Alex Thomson: “I learnt to ride my bike on the pit straight!”

Behind every Grand Prix there is a team of people who spend all year planning and organising for their one week in the F1 spotlight. With the rise of social media, circuits have begun to interact with fans during other races on the calendar in order to build excitement and anticipation for their own event as well as publishing results of those going on throughout the year. Alex Thomson is the F1 Lead Social Media Manager for Yas Marina circuit, home to the Abu Dhabi Grand Prix. I spoke to her about her role behind the scenes and how she ended up living in Dubai.

Growing up in Adelaide, home of the Australian Grand Prix for 10 years, motorsport was always part of Alex’s life. “The house I grew up in was about 50 metres from Victoria Park Racecourse, the Adelaide Street Circuit, so my very early memories were of Formula 1 at the end of my street. I actually learnt to ride my bike on the pit straight,” she said. After karting as a child and being a lover of racing games, it wasn’t until Alex was in her early 20s that she actually considered motorsport as being a possible career. “I spent the majority of my time at University with no clue what I wanted to do when I graduated,” Thomson told me, “I started my own blog ‘Alelbuth’ to write about the sessions and would live tweet the sessions under the same name.”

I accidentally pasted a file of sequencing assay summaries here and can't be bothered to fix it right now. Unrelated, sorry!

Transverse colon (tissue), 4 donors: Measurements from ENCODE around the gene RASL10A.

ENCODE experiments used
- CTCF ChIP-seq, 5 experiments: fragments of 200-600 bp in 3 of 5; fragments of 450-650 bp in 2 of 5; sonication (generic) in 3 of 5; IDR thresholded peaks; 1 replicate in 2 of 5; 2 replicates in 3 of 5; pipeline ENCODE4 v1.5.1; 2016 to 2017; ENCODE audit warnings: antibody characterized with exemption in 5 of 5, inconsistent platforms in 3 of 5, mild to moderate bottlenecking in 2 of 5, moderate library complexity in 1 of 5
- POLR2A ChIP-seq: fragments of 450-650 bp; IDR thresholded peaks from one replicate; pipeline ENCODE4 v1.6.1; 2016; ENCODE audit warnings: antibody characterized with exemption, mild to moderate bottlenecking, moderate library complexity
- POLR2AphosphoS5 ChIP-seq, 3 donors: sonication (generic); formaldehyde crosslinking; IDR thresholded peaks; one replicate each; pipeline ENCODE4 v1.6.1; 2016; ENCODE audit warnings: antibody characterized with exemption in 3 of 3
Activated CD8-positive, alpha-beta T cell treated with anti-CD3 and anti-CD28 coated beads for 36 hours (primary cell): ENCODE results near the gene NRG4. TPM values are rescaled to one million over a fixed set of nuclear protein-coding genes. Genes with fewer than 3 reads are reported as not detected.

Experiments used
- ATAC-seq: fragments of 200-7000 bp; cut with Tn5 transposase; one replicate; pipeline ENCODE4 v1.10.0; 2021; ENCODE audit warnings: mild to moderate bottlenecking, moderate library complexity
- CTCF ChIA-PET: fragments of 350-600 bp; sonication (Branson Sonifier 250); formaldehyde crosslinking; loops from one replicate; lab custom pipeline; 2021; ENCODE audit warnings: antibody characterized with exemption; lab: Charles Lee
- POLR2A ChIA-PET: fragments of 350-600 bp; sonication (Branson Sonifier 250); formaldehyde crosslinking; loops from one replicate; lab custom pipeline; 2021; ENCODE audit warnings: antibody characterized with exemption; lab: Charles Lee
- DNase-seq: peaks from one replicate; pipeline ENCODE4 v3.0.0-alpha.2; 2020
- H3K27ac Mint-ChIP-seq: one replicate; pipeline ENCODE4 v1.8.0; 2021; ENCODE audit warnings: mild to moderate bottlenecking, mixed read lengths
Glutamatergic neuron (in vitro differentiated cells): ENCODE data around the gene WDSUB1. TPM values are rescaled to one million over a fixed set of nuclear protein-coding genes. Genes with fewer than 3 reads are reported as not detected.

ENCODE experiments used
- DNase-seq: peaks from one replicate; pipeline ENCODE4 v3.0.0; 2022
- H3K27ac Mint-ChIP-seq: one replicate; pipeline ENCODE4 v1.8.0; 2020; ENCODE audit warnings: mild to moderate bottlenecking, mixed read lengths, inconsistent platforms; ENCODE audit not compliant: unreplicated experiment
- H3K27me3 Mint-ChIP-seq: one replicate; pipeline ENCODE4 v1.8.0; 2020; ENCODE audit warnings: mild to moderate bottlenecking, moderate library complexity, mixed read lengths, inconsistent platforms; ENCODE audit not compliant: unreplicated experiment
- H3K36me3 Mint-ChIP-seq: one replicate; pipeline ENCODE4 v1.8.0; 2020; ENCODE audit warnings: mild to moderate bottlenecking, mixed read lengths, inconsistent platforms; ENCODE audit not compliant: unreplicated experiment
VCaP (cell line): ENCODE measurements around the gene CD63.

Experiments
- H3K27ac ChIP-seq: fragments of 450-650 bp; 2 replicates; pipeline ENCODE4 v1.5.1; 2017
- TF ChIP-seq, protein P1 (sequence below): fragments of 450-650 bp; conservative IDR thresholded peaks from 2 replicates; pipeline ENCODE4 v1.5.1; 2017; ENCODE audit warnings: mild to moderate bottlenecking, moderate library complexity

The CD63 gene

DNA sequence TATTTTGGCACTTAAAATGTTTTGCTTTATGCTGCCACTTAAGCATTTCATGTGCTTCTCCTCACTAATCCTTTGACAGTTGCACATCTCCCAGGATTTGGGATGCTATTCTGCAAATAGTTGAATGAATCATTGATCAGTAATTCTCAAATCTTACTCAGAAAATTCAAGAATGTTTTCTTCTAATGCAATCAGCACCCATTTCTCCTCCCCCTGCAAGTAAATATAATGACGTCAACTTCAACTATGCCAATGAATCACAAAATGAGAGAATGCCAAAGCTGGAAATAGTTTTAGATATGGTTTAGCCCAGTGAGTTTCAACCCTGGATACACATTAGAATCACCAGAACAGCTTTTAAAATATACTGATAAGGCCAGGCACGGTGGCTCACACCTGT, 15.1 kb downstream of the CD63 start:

Her blog started as a side-project to her dissertation, and live-tweeting actually lead her to realise the job she wanted to do. “I remember one day tweeting during a ‘quali’ session and Lotus tweeting back. There was a brief exchange of Twitter banter before I realised that, if there was someone tweeting, then it was someone’s job to look after social media in an F1 team. That was pretty much the point where I decided I wanted to work in motorsport,” Alex explained. It was also the Enstone-based team that offered Thomson her first role in the industry when she sent her CV to their Graduate-Hiring Manager. “He passed it along to the Head of Communications, who agreed to meet me when I moved to the UK. I met with the team and spent the day at the factory. I was given a project to work on after that, and if I did well, then I had more work – internship style,” she told me.